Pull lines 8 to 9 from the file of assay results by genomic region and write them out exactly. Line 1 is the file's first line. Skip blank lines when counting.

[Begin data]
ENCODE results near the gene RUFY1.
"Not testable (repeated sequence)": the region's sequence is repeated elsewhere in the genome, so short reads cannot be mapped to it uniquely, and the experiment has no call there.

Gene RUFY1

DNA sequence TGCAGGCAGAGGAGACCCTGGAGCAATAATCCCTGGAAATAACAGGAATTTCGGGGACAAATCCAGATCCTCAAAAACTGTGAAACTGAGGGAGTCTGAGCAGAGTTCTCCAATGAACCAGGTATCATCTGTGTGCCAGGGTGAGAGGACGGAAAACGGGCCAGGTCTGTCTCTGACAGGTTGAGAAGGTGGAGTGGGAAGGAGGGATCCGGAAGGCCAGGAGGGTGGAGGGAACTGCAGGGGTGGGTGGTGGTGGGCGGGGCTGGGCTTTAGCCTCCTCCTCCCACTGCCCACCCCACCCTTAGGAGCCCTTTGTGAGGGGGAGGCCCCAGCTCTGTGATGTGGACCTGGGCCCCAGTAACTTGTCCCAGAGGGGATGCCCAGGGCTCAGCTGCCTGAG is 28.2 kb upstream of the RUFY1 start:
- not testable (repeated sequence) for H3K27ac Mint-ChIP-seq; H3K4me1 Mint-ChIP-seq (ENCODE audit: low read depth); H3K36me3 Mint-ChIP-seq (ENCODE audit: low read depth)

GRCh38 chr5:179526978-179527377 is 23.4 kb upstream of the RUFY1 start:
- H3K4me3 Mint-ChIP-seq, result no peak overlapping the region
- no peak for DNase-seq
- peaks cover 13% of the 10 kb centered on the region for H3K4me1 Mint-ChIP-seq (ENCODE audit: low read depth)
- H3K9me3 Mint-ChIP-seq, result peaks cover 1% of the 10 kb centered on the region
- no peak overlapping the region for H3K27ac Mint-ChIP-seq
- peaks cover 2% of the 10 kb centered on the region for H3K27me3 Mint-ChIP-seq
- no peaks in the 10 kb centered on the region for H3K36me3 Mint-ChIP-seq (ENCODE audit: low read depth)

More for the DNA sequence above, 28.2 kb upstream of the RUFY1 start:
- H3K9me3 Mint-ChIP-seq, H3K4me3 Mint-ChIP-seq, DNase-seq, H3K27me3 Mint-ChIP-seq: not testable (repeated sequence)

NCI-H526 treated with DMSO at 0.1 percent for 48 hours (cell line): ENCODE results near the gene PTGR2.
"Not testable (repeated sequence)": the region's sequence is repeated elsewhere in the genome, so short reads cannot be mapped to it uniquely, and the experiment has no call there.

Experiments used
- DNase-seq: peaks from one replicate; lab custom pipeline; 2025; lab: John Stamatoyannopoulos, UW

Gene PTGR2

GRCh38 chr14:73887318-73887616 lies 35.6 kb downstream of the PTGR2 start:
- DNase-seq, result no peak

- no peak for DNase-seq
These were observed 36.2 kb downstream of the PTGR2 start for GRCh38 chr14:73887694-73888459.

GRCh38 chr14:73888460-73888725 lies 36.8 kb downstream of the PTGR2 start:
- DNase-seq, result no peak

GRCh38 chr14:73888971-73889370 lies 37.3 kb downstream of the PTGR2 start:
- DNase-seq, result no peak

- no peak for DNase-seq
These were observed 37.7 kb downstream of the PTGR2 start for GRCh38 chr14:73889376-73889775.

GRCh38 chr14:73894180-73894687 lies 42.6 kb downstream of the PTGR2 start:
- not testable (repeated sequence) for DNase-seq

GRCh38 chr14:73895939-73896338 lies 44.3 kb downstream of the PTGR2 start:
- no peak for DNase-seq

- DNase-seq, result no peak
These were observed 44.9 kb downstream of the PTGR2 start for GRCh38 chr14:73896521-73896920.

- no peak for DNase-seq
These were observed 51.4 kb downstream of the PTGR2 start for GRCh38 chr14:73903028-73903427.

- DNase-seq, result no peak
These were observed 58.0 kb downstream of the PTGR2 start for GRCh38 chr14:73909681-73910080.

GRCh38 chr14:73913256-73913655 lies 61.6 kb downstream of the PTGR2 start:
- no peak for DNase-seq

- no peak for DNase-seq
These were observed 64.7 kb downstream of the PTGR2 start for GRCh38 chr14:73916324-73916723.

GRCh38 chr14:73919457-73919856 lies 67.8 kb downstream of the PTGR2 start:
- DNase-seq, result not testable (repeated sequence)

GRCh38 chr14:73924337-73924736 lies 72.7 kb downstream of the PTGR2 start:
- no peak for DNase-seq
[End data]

- no peak for DNase-seq
- peaks cover 13% of the 10 kb centered on the region for H3K4me1 Mint-ChIP-seq (ENCODE audit: low read depth)